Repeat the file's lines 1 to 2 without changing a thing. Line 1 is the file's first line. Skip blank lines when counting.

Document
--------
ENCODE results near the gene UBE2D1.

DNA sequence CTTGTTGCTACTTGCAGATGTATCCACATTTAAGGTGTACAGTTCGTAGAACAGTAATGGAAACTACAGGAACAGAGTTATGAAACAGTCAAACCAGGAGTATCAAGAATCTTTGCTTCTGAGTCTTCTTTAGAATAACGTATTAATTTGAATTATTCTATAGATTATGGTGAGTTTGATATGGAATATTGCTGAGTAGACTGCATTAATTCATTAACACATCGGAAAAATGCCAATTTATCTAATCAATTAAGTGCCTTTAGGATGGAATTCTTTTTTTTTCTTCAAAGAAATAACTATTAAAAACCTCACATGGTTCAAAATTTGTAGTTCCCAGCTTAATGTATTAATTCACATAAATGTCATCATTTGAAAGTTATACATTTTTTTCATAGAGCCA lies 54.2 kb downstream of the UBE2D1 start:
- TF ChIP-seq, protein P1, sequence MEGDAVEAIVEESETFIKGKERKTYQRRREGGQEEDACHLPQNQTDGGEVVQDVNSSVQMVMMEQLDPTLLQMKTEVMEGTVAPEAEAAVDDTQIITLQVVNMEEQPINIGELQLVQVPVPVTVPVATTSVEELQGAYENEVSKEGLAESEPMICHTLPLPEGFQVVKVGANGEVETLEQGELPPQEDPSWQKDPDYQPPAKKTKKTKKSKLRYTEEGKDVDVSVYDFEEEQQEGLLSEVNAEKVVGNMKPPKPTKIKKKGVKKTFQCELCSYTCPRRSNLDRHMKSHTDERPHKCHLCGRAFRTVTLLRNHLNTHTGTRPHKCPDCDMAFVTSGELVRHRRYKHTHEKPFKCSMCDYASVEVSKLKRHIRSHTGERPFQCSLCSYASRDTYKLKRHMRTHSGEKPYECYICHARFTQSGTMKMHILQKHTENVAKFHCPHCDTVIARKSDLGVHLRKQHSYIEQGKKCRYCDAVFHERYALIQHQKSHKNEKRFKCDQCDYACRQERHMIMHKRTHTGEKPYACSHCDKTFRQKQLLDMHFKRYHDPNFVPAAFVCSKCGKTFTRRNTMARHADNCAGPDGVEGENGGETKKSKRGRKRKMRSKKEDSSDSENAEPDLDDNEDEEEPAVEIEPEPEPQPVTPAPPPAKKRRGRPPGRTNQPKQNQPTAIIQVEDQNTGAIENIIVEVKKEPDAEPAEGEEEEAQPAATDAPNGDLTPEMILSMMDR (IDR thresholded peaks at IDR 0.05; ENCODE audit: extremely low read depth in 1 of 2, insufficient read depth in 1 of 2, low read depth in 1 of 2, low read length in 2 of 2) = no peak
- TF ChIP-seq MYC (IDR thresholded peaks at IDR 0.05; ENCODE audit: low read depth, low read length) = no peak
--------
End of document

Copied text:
ENCODE results near the gene UBE2D1.

DNA sequence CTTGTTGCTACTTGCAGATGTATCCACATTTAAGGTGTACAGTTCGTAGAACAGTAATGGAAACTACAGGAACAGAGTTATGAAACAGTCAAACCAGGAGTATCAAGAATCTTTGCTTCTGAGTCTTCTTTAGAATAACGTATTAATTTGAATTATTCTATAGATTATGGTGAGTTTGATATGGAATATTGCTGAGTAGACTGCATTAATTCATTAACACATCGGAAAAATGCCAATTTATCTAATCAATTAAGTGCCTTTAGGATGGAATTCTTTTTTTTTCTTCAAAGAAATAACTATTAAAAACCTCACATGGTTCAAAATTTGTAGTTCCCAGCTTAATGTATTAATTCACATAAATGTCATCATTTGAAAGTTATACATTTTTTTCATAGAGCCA lies 54.2 kb downstream of the UBE2D1 start: